IRS Scrutiny of Major Corporations at 20-Year Low

| Mon Apr. 14, 2008 10:12 AM EDT

According to a new report of the Transactional Records Access Clearinghouse, the I.R.S. has seen "a historic collapse in audits," particularly of major corporations, which are being examined less frequently now than at any point in the last 20 years.

In my 2006 interview with tax reporter and author David Cay Johnston, we discussed the I.R.S.'s decreasing ability to bust up the tax dodges of corporations and the superrich. (We also discussed how the tax code is rigged to favor the wealthy and bilk the poor.)

An excerpt, after the jump.

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MJ: You mention in [your book, Perfectly Legal: The Covert Campaign to Rig Our Tax System to Benefit the Super Rich—And Cheat Everybody Else] that Congress has handcuffed the IRS to keep it from investigating tax loopholes used by what you call the "political donor class." But you also mention that the IRS misappropriates its resources, frequently auditing people, often the poor, who try to stretch their tax deductions by some small amount.

DCJ: The bad actor here is Congress. Congress is supposed to fund the IRS, and it has been steadily reducing the number of auditors and tax collectors the IRS has at the very time that the tax system has become vastly more complicated. And of course the country continues to grow, so there's an increasing number of tax returns coming in. The IRS responds by doing exactly what Congress expects of them. That shouldn't surprise anyone. All bureaucracies do what they are told.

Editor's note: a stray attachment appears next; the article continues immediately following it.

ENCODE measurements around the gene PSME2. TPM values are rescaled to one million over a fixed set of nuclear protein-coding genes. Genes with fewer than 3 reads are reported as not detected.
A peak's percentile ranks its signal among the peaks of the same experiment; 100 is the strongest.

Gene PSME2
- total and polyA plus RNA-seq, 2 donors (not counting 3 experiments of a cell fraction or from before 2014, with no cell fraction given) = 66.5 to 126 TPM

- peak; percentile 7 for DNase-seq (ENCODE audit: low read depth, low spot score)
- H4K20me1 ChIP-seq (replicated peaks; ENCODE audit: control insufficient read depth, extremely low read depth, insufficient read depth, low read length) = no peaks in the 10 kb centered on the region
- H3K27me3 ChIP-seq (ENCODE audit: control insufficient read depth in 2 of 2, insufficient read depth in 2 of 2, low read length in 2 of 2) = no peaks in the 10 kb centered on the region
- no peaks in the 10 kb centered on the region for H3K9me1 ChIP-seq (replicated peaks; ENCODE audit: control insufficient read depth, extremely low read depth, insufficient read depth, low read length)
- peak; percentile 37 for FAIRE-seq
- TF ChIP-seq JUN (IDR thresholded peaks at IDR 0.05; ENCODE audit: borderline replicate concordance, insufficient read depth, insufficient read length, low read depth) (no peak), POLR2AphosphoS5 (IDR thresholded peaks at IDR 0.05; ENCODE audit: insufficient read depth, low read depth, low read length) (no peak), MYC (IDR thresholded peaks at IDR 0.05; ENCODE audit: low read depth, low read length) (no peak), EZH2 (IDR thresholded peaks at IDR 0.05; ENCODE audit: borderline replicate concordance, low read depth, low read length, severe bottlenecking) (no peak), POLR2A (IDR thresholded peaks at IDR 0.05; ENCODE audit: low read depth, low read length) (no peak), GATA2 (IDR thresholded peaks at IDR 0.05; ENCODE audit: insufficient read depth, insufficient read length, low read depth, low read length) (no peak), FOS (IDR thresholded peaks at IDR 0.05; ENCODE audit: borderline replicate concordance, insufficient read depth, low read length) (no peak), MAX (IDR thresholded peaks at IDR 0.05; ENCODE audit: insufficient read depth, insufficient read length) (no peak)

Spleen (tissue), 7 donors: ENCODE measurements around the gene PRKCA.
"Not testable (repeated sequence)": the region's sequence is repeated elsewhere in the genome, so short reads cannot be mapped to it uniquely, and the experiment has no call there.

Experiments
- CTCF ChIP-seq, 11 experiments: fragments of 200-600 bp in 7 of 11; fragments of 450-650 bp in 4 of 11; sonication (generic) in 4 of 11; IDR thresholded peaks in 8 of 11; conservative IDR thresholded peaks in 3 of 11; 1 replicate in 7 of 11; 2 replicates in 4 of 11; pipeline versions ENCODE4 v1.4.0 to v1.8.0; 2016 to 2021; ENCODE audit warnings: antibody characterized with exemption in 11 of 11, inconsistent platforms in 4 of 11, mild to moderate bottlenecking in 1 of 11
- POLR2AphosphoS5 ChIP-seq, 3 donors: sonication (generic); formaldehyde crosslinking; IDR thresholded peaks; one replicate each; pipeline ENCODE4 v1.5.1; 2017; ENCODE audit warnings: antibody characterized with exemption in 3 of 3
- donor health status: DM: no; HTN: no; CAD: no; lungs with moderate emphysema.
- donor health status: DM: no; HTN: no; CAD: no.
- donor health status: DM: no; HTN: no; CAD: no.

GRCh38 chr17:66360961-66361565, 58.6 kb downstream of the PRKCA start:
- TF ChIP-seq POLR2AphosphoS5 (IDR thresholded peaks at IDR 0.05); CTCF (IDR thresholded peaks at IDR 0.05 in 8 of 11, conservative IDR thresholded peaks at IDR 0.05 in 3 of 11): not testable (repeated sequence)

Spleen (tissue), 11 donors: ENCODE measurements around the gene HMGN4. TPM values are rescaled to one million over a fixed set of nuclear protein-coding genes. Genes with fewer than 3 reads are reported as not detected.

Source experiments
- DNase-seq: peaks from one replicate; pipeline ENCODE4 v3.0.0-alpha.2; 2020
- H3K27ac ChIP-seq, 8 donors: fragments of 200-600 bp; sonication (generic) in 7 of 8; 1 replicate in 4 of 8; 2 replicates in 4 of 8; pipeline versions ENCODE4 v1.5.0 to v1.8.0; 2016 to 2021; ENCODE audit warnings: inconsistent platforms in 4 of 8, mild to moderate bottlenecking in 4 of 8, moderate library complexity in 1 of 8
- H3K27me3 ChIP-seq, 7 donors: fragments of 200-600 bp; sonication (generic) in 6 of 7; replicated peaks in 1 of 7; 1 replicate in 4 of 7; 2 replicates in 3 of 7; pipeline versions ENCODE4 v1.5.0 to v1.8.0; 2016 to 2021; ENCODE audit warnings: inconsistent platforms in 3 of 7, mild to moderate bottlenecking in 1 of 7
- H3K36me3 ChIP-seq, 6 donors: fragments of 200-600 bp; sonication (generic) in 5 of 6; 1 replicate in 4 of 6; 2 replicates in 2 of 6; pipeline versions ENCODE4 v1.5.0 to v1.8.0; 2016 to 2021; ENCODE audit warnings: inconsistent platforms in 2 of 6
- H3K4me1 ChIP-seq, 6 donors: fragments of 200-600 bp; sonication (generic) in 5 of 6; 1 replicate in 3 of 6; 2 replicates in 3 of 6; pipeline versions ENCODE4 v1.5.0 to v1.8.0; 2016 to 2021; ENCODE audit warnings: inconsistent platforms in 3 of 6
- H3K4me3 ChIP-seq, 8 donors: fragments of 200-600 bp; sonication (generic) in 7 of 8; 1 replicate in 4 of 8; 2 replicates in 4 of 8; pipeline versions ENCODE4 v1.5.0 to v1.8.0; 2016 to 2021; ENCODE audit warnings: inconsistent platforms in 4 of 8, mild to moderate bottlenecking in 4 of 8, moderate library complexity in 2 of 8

MJ: There are some pretty scandalous examples in your book of the IRS' inability to go after tax cheats. For example, some people took out a full page newspaper ad broadcasting the fact that they didn't believe in filing taxes, and hadn't done so, and nothing happened.

DCJ: Eventually, after I wrote seventeen articles in the Times and sat in the IRS Commissioners office and had sharp words with him, they finally started indicting those people. They have tried eight people, so far, and they got convictions for all but one. But it took years of relentless coverage.

If someone ran an article on the front page of the morning newspaper saying, "Here are the addresses of the ten biggest drug dealers in city," you can confidently know that the police are on their way to, at the minimum, roust these people. But the IRS did nothing in response to the initial report in which I gave them a roadmap to these people. And that's because they pick almost all their investigative targets based on what the computer tells them. So if you don't file a tax return, or you file one that appears to be normal—you say you made $90,000 and you have normal sorts of deductions, when in fact you made $50 million—the computer won't identify you.

Read the full Q&A here.